A grand jury heard evidence concerning an incident occurred. After the deliberation, they voted an indictment charging a man with the crime of criminal possession of stolen property in the second degree.
Subsequently, the district attorney re-opened the criminal proceeding. The attorney asked the jury to consider the charges of burglary, grand larceny and criminal mischief in addition to the previously count of criminal possession of stolen property.
There are no further evidence brought out at the initial and second proceeding was presented. In addition, sixteen juror members were present at the initial proceeding of the man but only 14 members attended the second proceeding out of sixteen. There are also no discussion had occurred in the first proceeding concerning the new charges. Robbery was charged.
Sources revealed that the law states that a grand jury proceeding is defective when fewer than 12 grand jurors concurred in the finding of the indictment or the proceeding is conducted before fewer than 16 grand jurors. The court also maintain that the legislature’s use of the word proceeding was intended to include the entire process against the offender.
The issue in court is whether the law was satisfied when less than 16 of the same grand jurors that heard the evidence presented against the man were present at one of the stage of the proceeding against him. However, the district attorney contends that such requirements are satisfied so long as a total number of 16 jurors are present at each session and twelve jurors who were present at each session that voted the indictment.
Based on records, the law is not concerned with the grand jury proceedings. Further, the focus of the law’s protection is the offender. Moreover, the court is not questioning the validity of the two grand jury proceedings and its decision is directed toward the particular indictment before it where the man was not afforded the pre-requisite of having at least 16 individual grand jurors hearing all the evidence, questioning it and deliberating and voting thereon as to each count.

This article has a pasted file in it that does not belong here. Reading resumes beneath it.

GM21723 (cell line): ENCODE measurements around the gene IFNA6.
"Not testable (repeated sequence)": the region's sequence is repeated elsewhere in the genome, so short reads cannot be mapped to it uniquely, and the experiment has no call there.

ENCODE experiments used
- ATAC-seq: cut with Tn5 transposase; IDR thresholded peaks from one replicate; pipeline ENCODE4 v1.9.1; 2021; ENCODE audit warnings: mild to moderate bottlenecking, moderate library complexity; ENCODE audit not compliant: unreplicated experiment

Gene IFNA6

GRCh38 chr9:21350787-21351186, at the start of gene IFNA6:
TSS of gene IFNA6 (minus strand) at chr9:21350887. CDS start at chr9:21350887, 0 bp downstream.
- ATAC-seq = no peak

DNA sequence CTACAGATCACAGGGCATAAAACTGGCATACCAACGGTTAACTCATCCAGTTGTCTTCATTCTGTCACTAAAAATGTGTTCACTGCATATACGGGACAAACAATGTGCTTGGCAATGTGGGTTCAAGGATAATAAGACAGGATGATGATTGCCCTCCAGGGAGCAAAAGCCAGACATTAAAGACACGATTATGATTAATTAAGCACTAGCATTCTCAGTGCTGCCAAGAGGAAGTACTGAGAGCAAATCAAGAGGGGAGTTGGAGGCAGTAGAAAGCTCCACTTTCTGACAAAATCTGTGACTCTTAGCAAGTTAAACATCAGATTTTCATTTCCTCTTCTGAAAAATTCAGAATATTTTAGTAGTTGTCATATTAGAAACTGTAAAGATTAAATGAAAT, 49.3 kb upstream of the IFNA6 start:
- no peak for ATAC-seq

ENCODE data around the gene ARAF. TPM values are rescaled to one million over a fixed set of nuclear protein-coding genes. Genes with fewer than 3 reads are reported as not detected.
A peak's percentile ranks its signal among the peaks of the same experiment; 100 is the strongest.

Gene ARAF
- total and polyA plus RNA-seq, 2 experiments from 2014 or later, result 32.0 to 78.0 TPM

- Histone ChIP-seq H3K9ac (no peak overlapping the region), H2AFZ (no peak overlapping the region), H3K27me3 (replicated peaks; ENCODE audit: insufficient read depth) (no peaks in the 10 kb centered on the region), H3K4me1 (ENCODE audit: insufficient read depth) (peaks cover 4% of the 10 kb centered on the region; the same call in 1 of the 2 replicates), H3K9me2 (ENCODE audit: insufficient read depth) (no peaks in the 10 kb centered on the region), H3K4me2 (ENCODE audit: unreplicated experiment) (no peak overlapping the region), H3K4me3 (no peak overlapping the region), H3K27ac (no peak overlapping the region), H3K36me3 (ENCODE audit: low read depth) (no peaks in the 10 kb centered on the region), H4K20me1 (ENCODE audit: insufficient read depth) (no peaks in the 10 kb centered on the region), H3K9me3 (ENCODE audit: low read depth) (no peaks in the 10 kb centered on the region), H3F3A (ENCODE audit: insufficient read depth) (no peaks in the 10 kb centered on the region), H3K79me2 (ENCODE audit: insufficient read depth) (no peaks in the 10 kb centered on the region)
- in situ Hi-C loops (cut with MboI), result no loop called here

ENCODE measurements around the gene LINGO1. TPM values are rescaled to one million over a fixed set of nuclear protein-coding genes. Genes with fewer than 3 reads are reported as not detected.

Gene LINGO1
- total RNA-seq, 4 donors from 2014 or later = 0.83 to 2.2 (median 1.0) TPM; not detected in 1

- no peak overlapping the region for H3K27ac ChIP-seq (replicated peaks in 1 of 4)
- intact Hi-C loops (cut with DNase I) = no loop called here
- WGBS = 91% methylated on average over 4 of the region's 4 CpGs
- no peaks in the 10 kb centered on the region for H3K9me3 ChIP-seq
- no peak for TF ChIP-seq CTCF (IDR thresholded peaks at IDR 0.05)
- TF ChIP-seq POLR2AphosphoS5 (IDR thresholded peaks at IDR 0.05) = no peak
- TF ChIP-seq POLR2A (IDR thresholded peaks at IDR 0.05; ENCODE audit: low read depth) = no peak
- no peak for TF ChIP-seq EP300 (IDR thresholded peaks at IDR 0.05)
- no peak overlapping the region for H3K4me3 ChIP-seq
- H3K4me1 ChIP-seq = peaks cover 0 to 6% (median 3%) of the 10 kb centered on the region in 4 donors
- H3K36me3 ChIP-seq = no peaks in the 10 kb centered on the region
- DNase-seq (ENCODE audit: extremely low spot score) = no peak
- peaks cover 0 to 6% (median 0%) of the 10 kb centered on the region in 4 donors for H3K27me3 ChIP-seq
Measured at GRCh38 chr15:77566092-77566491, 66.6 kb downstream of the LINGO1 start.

The legislative aim is similarly evidenced which states that the proceedings of a grand jury are not valid unless at least 16 of its members are present. The finding of an indictment and every other confirmatory official action or decision requires the agreement of at least twelve members.
Furthermore, the charging of the grand jurors on the applicable law must be viewed as an integral part of the trial especially where no discussion or deliberation of any kind had occurred in the first proceeding regarding the newly submitted counts on the second proceeding. The legislature accordingly considered that a minimum of 16 members of the grand jury would preside at each stage against the offender, question and deliberate the evidence and twelve out of sixteen jurors continuously present would be needed to affirmatively vote the specific charges to which the offender must then face.
The court is consequently in the opinion that there must be a minimum of sixteen of the same grand jurors present throughout each stage of the proceeding against the offender, so as to have sixteen individual minds hearing, questioning, deliberating and voting on the presented evidence and charges, 12 of whom to affirmatively vote the specific counts of the indictment. Since the second grand jury proceeding did not therefore conform to the principle, the burglary, grand larceny and criminal mischief counts stemming as they do from the tainted proceeding are accordingly dismissed by the court. In addition, the criminal possession of stolen property count having been deliberated and voted at the original proceeding which was lawfully constituted remains in effect.
It is important that if you’re facing a case or lawsuit you should always consider in obtaining a legal representative in order for you to have appropriate defense. If you’re interested in finding one, you can ask the Kings County Criminal Lawyer. You can also seek other experts such as Kings County Grand Larceny Attorney at Stephen Bilkis and Associates office.